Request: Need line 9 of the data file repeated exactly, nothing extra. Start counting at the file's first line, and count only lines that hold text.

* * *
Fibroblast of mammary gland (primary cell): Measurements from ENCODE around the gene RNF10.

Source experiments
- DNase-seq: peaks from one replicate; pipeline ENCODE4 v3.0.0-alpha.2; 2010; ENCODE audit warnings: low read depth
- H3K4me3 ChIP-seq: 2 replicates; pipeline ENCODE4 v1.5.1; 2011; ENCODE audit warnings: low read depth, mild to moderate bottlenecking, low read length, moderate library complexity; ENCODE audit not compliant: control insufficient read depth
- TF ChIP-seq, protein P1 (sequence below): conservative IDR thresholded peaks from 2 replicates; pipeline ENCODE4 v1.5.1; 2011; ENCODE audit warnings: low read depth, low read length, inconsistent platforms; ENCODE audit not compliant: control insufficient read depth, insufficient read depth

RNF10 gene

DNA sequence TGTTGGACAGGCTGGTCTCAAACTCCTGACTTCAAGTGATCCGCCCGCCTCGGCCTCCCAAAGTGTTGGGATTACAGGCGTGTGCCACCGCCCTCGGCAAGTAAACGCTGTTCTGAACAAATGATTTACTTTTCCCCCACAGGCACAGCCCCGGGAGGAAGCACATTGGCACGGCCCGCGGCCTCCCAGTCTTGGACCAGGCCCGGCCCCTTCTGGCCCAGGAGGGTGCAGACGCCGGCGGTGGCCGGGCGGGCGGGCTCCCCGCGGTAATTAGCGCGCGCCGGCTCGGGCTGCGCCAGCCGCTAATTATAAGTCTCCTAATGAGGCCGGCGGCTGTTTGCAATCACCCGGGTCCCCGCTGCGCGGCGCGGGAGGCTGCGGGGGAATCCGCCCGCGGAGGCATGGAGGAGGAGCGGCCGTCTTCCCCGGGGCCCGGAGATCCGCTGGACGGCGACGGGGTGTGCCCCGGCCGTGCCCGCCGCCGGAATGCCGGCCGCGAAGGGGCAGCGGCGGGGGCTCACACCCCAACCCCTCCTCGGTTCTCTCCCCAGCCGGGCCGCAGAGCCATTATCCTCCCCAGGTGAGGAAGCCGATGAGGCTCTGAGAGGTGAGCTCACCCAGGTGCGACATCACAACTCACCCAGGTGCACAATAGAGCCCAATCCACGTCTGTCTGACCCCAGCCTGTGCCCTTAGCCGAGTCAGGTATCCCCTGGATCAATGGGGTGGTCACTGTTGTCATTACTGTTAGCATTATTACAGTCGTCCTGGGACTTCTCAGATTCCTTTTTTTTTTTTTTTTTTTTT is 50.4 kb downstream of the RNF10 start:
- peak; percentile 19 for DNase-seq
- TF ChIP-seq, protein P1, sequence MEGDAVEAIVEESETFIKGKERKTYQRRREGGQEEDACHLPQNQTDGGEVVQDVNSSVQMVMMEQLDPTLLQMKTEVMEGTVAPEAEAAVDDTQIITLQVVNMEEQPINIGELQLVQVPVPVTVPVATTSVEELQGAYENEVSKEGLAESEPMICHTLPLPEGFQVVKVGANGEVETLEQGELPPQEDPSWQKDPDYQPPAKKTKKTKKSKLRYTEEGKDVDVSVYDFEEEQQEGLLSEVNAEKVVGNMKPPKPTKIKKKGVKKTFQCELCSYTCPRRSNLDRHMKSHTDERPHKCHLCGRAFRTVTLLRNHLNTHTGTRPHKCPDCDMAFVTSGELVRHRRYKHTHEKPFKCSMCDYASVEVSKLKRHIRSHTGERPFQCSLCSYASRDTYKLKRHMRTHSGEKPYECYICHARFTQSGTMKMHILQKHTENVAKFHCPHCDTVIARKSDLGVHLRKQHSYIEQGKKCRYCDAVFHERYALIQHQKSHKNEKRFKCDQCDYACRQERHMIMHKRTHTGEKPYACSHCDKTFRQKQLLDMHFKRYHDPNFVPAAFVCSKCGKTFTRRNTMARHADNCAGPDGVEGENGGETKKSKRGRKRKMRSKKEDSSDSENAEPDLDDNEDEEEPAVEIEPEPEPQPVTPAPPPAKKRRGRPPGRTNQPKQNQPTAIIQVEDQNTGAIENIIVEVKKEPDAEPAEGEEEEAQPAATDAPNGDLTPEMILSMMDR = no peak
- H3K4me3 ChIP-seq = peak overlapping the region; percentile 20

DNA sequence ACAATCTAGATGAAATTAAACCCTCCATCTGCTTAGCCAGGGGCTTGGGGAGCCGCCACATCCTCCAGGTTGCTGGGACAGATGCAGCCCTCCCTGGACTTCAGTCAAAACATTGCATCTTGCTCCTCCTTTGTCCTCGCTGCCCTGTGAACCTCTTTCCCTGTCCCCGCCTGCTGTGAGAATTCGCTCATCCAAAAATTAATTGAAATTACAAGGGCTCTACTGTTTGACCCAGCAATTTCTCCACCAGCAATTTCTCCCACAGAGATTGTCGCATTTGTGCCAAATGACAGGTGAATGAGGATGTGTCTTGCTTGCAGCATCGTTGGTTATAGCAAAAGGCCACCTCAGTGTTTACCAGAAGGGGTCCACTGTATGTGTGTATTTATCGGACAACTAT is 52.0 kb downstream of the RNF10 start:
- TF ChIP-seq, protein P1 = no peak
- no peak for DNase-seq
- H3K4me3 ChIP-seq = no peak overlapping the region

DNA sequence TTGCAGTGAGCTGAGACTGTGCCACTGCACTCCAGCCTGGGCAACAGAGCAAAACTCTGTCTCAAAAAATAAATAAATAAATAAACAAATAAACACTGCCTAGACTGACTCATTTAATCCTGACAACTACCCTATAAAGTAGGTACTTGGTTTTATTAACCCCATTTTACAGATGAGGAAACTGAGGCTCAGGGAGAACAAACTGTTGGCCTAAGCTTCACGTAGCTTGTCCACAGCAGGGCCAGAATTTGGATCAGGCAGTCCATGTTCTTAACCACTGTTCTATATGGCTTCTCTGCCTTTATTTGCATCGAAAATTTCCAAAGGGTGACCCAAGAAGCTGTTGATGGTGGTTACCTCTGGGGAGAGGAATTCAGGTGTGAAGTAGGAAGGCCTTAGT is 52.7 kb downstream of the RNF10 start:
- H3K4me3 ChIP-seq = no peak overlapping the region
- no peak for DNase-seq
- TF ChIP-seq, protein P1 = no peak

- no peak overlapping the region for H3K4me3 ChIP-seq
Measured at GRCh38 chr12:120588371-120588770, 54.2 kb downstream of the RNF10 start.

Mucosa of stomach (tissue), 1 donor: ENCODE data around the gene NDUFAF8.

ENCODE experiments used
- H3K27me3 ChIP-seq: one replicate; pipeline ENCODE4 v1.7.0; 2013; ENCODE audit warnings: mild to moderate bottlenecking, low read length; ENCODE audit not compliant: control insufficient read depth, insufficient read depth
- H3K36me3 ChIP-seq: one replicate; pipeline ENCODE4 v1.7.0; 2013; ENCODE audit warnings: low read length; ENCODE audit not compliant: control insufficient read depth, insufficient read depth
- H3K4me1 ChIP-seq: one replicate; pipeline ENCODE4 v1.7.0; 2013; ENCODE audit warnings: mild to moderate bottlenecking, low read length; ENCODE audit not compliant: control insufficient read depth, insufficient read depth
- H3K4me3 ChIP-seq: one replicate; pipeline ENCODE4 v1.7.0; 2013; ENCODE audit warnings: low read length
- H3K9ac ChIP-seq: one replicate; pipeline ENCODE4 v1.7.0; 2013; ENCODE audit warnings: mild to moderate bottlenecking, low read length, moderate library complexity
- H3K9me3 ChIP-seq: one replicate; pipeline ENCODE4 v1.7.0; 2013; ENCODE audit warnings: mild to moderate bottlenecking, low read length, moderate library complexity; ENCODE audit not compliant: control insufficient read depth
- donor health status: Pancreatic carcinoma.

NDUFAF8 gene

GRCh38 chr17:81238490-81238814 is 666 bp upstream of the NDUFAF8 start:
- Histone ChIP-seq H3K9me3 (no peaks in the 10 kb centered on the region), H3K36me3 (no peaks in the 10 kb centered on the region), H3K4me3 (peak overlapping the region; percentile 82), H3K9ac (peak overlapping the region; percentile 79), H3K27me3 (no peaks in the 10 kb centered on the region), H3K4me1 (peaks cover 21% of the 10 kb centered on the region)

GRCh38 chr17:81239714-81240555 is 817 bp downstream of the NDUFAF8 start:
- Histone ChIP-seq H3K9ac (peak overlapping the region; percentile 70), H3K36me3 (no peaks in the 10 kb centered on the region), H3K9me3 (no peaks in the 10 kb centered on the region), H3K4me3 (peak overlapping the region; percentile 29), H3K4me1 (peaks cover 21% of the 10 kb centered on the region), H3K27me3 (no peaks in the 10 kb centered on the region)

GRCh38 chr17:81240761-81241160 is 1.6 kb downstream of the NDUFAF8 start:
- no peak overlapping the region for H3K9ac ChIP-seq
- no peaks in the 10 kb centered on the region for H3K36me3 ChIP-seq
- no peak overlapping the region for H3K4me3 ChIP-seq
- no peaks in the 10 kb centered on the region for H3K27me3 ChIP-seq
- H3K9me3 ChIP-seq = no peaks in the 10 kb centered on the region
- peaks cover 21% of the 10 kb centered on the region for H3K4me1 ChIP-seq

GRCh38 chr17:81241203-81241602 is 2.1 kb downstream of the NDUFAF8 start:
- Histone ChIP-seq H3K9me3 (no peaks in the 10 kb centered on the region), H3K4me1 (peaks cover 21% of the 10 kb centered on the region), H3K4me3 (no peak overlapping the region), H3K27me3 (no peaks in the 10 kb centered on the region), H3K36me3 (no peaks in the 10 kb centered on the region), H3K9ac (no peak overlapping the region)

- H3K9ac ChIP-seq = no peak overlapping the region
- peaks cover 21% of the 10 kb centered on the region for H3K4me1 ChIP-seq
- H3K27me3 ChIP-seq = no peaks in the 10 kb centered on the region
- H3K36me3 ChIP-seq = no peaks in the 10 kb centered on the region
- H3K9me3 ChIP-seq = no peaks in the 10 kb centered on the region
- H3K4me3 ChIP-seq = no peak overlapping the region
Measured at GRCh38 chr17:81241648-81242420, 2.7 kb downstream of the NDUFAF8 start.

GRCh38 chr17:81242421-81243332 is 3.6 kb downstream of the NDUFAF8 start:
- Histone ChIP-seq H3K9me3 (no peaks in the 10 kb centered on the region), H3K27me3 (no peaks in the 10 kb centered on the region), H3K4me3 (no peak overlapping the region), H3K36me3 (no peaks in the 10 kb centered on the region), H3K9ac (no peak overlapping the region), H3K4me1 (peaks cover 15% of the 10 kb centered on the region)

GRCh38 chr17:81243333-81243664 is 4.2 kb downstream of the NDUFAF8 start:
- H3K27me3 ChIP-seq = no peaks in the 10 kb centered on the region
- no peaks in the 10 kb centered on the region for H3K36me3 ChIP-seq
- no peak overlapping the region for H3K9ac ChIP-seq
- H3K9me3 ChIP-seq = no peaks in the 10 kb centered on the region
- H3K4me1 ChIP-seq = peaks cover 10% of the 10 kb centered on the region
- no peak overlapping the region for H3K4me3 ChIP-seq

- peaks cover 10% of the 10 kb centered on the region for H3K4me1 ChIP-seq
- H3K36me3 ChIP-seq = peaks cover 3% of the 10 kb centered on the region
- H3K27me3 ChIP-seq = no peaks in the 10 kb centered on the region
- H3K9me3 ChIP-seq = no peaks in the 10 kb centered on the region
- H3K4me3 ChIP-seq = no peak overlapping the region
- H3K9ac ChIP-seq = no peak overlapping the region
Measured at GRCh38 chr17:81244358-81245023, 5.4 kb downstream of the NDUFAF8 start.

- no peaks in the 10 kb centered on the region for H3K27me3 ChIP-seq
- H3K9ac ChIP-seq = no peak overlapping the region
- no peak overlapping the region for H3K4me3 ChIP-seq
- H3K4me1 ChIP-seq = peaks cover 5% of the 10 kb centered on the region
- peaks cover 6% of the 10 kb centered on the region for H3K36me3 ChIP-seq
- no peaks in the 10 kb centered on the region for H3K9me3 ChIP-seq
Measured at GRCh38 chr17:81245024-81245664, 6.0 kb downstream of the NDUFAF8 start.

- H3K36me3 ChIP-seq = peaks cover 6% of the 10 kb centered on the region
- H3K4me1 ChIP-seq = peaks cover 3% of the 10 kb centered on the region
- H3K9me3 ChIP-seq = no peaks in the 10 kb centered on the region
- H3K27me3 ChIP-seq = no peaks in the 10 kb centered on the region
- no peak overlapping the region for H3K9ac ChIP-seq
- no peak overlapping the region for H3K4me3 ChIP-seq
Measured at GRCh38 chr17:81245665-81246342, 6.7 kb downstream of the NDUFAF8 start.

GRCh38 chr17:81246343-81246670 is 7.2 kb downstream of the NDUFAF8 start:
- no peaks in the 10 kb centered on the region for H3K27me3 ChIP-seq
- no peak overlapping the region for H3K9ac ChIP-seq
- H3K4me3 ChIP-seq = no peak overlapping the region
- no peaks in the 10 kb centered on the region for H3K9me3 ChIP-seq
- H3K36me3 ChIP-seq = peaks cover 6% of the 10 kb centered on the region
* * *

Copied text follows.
- TF ChIP-seq, protein P1, sequence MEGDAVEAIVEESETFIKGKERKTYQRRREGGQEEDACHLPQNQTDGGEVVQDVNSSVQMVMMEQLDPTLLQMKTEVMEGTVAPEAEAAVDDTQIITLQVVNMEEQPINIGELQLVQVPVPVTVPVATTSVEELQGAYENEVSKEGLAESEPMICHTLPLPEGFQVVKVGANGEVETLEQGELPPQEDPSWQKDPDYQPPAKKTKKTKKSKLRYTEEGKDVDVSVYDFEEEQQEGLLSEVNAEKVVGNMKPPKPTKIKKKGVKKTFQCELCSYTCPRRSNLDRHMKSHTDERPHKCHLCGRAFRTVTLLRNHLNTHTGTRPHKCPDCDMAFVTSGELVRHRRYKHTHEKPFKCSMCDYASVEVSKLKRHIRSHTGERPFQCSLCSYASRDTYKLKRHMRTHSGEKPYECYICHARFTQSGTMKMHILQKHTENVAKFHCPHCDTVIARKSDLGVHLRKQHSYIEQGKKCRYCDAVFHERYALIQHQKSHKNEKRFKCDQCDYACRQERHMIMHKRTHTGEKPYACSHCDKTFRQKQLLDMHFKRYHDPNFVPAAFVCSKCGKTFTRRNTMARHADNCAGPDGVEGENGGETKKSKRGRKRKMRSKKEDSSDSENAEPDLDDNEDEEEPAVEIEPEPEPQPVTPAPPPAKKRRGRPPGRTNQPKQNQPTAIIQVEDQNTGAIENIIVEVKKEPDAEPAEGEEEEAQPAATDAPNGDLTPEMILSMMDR = no peak